When we arrived at the restaurant I was jealous of two German men on their motorbikes travelling around Mongolia. That was until I spoke with them and realised that the Chinese bikes that they’d hired required daily repairs, usually taking a few hours. For whatever reason, they said that renting was their only option, and they couldn’t get anything more reliable. Less keen to travel Mongolia on a Chinese bike after speaking with them…
There was still a lot of driving left before we got to Yolyn Am. The weather had gradually gotten worse (not bad, just not photogenic), and now that we were quite high (2300m) it had become quite cool, too.
Yolyn Am is a special national park, and it was amazing how much better condition the road was here. The road was smooth and there were even road signs! Our experience of national parks in Australia was that they generally had the worst condition roads…
We had originally paid to do a horse ride up the canyon, but we were told that it was too early in the tourist season, so there would be no one there offering horses to ride. I didn’t know much about the area, so thought that a horse ride would be fun. I didn’t realise that it was only a 3km walk, and that we were probably only able to take horses half way, making the whole exercise pointless anyway.
The canyon was quite spectacular, but Risa seemed to be more interested in the ground squirrels and little rabbits we could hear squeaking and see running into their burrows.
The canyon kept getting narrower and narrower, and after a while we started to see patches of ice. The ice kept getting thicker and thicker as the canyon kept becoming narrower. The canyon eventually became so narrow that there were no options but to walk across the ice. There were small streams running along the surface of the ice, which would occasionally end in a waterfall down a deep and dark hole. Seeing just how deep/thick the ice was made us more than a little nervous about walking much further.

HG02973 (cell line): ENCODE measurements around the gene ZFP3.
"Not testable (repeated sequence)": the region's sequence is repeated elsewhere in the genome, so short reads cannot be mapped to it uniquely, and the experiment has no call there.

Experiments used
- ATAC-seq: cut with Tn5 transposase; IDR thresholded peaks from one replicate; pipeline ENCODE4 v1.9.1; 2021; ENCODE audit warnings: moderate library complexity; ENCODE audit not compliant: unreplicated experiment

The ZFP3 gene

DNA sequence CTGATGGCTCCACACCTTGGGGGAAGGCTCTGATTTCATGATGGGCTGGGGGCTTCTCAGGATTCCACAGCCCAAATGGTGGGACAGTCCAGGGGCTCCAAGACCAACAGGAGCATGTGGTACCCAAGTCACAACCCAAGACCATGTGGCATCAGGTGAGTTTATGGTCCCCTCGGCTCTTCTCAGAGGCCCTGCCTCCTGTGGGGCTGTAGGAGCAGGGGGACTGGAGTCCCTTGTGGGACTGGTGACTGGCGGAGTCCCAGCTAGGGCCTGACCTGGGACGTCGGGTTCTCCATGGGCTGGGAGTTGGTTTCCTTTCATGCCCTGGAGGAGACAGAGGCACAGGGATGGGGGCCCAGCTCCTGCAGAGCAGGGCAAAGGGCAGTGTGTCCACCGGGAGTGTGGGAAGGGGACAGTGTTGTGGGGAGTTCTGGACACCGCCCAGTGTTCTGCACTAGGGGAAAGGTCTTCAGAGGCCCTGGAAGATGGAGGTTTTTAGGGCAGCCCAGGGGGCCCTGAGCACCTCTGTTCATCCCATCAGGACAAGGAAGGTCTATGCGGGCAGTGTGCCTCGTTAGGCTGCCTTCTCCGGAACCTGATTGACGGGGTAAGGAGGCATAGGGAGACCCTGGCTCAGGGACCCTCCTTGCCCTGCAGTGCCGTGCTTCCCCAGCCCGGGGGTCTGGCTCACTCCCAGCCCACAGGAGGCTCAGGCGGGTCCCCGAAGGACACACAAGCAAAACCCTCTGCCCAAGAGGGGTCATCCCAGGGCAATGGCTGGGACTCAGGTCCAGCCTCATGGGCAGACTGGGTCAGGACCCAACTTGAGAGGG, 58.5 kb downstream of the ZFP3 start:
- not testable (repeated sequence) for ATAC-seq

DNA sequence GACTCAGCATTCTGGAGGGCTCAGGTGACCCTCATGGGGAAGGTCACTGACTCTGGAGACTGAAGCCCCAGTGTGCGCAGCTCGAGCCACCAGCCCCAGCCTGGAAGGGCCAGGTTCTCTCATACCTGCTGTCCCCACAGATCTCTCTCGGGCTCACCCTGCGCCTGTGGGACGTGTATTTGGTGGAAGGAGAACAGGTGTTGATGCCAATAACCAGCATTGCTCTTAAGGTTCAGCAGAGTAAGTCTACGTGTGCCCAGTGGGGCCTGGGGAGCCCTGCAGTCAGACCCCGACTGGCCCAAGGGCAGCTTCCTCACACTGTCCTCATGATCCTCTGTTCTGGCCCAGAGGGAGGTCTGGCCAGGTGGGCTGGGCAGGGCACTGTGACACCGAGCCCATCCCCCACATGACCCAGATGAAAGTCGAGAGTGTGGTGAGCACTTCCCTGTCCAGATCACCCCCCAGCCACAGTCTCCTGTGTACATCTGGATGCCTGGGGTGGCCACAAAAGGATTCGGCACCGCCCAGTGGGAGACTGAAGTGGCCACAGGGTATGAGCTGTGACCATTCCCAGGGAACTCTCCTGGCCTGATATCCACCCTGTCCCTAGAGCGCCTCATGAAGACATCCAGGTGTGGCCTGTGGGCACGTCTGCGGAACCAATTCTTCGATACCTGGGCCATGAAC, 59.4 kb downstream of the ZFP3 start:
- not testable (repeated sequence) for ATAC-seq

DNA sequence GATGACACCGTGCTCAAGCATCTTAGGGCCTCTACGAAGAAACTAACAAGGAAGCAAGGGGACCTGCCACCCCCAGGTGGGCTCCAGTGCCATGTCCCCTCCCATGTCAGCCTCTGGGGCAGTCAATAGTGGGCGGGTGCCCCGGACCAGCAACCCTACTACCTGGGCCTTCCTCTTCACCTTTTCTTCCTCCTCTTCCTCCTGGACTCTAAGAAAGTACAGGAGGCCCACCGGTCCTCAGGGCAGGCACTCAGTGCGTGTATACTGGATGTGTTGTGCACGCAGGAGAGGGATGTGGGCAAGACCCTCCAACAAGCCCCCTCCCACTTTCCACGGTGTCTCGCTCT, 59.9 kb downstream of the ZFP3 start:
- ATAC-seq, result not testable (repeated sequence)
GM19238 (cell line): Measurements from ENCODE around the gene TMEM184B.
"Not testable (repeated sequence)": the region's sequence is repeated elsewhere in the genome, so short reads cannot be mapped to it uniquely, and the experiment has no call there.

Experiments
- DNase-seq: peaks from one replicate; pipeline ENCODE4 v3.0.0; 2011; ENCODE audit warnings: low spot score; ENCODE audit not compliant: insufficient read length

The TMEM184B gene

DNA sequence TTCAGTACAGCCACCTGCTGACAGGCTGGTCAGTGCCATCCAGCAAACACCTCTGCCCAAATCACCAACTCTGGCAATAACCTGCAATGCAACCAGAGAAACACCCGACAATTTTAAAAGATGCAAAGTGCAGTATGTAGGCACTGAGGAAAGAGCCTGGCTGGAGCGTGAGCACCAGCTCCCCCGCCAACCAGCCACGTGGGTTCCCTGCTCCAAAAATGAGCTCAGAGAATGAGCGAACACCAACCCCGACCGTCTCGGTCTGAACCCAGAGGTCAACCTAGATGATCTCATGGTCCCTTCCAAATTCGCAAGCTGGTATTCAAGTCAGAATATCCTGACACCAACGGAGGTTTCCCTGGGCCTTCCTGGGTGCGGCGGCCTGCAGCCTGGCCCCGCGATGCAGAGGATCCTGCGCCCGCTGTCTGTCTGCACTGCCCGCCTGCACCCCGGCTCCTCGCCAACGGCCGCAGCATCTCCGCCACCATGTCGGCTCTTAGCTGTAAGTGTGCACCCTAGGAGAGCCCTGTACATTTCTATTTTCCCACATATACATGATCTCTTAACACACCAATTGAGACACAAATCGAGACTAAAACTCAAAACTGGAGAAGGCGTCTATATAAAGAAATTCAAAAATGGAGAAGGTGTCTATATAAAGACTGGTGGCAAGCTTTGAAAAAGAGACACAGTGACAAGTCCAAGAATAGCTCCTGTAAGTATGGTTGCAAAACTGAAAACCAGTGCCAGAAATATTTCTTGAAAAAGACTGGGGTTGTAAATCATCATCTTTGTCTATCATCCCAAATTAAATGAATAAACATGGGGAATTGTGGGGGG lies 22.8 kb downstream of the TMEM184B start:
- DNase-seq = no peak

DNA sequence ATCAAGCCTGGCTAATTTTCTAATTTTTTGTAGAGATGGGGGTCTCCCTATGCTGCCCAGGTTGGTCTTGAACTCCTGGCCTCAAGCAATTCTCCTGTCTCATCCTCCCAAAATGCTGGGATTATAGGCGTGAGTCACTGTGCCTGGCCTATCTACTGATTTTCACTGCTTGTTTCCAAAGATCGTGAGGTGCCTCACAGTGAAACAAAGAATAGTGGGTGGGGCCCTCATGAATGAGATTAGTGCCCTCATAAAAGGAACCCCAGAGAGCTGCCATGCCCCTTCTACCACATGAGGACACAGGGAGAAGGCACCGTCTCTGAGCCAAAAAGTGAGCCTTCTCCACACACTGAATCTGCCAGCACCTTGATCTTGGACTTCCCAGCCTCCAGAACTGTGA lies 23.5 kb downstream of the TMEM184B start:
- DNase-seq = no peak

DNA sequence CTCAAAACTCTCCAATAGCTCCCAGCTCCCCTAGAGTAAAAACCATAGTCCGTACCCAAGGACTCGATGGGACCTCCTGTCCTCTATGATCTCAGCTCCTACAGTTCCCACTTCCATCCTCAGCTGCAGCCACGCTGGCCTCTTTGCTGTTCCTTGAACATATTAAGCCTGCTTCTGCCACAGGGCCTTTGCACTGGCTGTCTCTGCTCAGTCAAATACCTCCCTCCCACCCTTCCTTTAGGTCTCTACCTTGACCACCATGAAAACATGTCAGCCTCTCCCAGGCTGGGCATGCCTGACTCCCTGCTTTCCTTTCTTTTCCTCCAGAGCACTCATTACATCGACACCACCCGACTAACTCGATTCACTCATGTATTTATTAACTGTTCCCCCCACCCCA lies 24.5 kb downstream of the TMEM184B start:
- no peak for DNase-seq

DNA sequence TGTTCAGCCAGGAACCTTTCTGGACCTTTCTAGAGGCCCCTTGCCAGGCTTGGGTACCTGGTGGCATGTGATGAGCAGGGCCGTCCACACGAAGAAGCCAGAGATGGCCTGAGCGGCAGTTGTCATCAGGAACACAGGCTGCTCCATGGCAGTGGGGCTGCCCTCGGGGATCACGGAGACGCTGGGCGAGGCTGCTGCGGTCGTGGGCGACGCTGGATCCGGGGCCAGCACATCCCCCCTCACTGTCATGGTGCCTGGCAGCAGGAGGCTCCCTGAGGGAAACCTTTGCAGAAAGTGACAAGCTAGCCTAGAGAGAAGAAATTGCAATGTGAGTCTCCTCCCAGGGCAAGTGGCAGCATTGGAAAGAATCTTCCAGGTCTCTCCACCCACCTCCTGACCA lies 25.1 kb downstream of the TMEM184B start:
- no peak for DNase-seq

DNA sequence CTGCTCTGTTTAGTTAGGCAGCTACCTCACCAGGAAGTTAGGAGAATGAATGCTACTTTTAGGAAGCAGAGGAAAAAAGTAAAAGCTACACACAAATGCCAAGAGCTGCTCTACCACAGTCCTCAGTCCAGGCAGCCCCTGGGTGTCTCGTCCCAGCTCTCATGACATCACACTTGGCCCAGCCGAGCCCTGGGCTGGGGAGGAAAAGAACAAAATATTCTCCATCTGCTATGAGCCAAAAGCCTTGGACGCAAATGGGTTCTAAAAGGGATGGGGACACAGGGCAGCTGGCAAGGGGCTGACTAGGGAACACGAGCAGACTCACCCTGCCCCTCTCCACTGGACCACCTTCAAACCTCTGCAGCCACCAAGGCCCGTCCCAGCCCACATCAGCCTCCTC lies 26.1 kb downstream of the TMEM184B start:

Eventually our guide said it was too dangerous and that we should turn back. Actually, she said that several times, but she eventually managed to persuade me.
On the way out, we stopped at a small tourist shop (lots of nice handmade products, but nothing we needed). There was also the small Southern Gobi Museum – T2000 ($1). It seemed to mostly consist of (horrendously) stuffed animals. The taxidermy was some of the worst we had seen. Risa burst into laughter at some of them, which seemed a little inappropriate with the museum attendant standing beside us. I didn’t blame her, I just used more restraint.
Our final night was in a ger camp just behind the museum. It was actually run by the same lady that was working in the souvenir shop. We sat and watched her make dinner. She started rolling out dough as if she was making pizza (which got me a little excited). Then she started rubbing camel fat (lard) all over it and searing it on the top of the fireplace. The dough was then cut into small noodle-sized pieces, ending my curiosity.
These noodles were added to the meat and vegetable mix she had already prepared. It simmered for a while, and we sat in her tent and relaxed while the driver went outside and washed the car ready for his next tour tomorrow – just as it was beginning to rain.
The meal was genuinely amazing, and although I keep saying this, it was one of the best meals we had in Mongolia. I greedily chased a second bowl.
As we were all finishing up dinner, our guide brought out a bottle of vodka and shots were poured for us all. Luckily there were enough of us that the vodka didn’t last too many rounds (and we didn’t get too boozed).
The rain steadily got heavier, and outdoor toilets quickly became a whole lot less enjoyable. Oh, and the toilet here was a new level of basic – a small fabric barrier on one side to offer privacy, and literally two planks over a mid-sized hole filled with excrement. Again, it wasn’t a problem, just a new ‘experience’.